Dr. Michael Gilmore’s latest memorandum is damning. The F-35 program has derailed to the point where it “is actually not on a path toward success, but instead on a path toward failing to deliver the full Block 3F capabilities for which the Department is paying almost $400 billion.” The 16-page memo, first reported by Tony Capaccio at Bloomberg and then by others, details just how troubled this program is: years behind schedule and failing to deliver even the most basic capabilities taxpayers, and the men and women who will entrust their lives to it, have been told to expect.

[FULL ARTICLE]

Air Force Grounds F-35s

By Ryan Browne
September 17, 2016

The US Air Force said Friday it has grounded 10 of its F-35 Joint Strike Fighters, just over a month after they were declared “combat ready.”

The decision affecting the most expensive weapons system ever was made “due to the discovery of peeling and crumbling insulation in avionics cooling lines inside the fuel tanks,” the Air Force said in a statement, describing the action as a temporary pause in flight operations.”
The faulty cooling lines affected a total of 57 aircraft, the statement said. Only 15 of those planes had been fielded with the remainder still on the production line and will be fixed there.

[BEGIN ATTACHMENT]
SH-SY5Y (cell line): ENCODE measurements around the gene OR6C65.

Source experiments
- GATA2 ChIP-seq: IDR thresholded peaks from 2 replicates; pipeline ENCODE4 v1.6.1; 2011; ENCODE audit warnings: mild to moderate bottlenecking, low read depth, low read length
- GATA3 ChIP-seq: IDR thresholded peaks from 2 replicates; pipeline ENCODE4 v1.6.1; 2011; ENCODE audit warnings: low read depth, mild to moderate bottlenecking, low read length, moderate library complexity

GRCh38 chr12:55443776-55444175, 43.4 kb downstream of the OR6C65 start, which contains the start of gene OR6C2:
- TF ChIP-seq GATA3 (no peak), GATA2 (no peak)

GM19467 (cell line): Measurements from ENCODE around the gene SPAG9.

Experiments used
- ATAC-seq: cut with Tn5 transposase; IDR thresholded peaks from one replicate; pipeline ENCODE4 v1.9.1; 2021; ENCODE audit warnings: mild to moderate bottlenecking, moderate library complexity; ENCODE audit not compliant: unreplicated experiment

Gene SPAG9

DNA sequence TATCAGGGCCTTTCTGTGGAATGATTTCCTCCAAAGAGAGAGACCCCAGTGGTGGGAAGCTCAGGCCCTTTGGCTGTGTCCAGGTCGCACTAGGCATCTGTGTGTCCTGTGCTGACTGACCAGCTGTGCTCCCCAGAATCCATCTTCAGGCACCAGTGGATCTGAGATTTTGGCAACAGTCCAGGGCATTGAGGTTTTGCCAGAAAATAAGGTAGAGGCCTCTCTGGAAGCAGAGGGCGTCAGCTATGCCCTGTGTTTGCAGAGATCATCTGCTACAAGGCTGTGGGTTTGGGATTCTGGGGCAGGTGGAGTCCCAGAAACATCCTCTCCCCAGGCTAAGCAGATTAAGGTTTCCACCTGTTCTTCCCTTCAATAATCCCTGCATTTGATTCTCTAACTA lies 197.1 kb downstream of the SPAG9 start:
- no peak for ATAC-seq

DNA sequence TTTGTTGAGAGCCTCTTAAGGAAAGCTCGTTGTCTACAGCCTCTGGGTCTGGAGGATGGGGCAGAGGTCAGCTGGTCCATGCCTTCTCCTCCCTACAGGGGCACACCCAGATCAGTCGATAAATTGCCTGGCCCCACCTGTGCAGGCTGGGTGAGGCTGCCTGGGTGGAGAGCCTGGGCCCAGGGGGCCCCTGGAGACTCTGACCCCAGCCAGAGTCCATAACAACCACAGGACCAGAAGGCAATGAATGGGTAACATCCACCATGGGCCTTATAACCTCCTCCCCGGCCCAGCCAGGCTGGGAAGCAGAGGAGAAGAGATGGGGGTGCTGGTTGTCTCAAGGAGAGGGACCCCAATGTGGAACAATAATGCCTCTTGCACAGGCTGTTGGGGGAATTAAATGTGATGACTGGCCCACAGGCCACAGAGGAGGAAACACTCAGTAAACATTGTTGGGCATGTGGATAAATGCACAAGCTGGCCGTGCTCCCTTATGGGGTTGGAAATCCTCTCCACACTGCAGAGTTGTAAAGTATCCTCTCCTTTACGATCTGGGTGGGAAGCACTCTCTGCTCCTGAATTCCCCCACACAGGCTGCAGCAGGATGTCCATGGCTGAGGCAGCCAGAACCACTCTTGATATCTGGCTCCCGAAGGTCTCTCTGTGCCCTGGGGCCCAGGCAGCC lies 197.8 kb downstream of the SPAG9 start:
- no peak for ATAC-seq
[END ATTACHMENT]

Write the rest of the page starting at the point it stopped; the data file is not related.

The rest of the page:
The plane’s manufacturer, Lockheed Martin, has delivered 108 F-35As. The Air Force plans to buy 1,763 of the jets.

Air Force halts production of 60 F-35s

September 16, 2016

The United States Air Force has halted production of nearly 60 of its F-35 fighter jets.

It comes after the discovery of peeling and crumbling insulation in cooling lines inside some of the planes’ fuel tanks. Most of the jets affected were still being built, only 15 had been completed, with 10 being called “combat ready.” Manufacturer Lockheed Martin says they are working to quickly return jets to flying status.

[FULL ARTICLE]

Achieving full combat capability for F-35 at risk